IMF warns rising prices will be worse in UK

LONDON (BBC News): The International Monetary Fund (IMF) has doubled down on criticism of the chancellor’s mini-budget, days after warning it will fuel rising prices.
The body, which works to create global financial stability, admitted tax cuts announced by Kwasi Kwarteng would lift economic growth in the short-term.

But it said the cuts would “complicate the fight” against the cost-of-living crisis.
It also warned that “for many people 2023 will feel like a recession”.

Inflation, which measures how the cost of living changes over time, is expected to peak at about 11.3% before the end of the year in the UK, according to its latest report on the outlook for the global economy.

The most recent figures included in the report by the influential financial institution do not fully, however, take into account the chancellor’s recent mini-budget.

Economic growth in the UK is set to grind to a near halt next year, growing by 0.3%.
That marks a 0.2% downgrade from the IMF’s July forecast, and a sharp fall from the 3.6% rate of growth for the UK economy expected in 2022.

The body, which works to stabilise the global economy, has also downgraded its economic growth forecasts due to the impact of Russia’s Ukraine invasion.

After Kwasi Kwarteng unveiled plans for huge tax cuts, the IMF criticised the plans warning they were likely to increase inequality and add to pressures pushing up prices.

It was an unusually outspoken statement from the IMF which works to stabilise the global economy and one of its key roles is to act as an early economic warning system.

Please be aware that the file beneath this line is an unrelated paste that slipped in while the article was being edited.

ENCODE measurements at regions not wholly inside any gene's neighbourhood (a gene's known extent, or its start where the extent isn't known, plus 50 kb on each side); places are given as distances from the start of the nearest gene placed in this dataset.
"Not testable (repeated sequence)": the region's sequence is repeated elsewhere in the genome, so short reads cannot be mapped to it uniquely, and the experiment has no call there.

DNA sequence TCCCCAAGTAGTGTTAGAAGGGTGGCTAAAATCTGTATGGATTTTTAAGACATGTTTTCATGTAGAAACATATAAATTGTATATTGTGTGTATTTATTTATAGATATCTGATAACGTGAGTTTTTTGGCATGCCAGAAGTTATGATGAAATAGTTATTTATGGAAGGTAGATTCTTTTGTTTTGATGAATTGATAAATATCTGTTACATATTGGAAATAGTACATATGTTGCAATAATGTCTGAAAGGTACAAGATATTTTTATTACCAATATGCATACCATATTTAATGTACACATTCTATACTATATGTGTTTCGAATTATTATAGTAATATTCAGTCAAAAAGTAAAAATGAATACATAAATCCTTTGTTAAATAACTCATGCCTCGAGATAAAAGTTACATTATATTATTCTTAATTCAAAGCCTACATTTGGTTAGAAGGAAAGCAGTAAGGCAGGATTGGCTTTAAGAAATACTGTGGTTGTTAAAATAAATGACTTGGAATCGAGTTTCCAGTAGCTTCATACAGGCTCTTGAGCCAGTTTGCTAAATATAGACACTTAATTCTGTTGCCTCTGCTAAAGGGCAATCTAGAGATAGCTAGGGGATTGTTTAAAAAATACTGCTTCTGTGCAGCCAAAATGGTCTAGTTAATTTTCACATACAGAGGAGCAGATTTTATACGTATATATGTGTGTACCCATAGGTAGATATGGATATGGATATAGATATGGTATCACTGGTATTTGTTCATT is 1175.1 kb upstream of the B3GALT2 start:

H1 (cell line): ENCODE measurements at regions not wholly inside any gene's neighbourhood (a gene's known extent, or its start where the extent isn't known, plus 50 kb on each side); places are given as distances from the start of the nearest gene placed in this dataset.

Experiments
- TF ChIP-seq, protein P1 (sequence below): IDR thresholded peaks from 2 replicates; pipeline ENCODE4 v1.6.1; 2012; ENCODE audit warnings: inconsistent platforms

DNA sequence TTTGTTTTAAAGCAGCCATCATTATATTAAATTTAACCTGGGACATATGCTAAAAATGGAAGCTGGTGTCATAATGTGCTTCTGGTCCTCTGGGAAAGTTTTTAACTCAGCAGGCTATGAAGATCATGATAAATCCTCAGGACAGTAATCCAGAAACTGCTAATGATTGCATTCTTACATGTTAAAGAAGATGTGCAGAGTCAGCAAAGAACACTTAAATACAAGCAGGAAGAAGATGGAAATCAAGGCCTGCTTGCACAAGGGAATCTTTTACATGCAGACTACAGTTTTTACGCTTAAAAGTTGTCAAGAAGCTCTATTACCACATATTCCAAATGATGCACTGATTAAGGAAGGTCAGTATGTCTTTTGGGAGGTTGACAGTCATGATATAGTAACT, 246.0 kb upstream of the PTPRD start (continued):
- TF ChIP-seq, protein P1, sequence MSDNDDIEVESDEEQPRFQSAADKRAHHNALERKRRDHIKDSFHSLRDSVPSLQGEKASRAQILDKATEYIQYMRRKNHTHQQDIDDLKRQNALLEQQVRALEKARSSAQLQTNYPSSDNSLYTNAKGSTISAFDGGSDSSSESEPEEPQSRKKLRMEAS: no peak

It said it understood the government’s package aimed to boost growth, but it said that the tax cuts could speed up the pace of price rises, which the UK’s central bank is trying to bring down.

In its latest report on Tuesday, economic counsellor Pierre-Olivier Gourinchas said: “As storm clouds gather, policymakers need to keep a steady hand”.

It acknowledged that that biggest tax package in 50 years set out by the chancellor would “lift growth somewhat in the near term”, despite the fact it sparked turmoil on financial markets.

It also added that the measures would “complicate the fight” against inflation.
The IMF also cautioned that governments would need to protect the least well-off from the impact of higher prices.

Poorer households often spend relatively more than others on food, heating, and fuel, it pointed out – all areas that have seen steep price rises as energy and grain exports have been restricted after the invasion of Ukraine.

And countries that are reliable on Russian gas in Europe are being hit particularly badly. Germany’s economy, for example, is now predicted to contract next year.
Meanwhile, Russia’s economy is expected to contract by 2.3% next year, the biggest fall of all the nations included in the projections.

Speaking on Monday, IMF boss Kristalina Georgieva noted that growth was also being dragged down in China by continued Covid restrictions, while in the US rising interest rates were “starting to bite”.

At the first in-person meetings between the IMF and the World Bank since the pandemic, she said countries could “reduce the pain ahead of us in 2023” by acting together.

She added that the IMF will be pushing for major economies to carry on with their efforts to bring down the cost of living, even if they have a negative impact on economic growth.

If they don’t do enough, she said, “we are in trouble. We cannot afford inflation to be a runaway train.”

She also said that measures should be “well targeted” to ensure they don’t push prices up even further.

Ahead of travelling to IMF meetings in the United States, the chancellor announced on Monday that he will bring forward his plan for balancing the government’s finances by almost a month to 31 October, in a bid to reassure markets.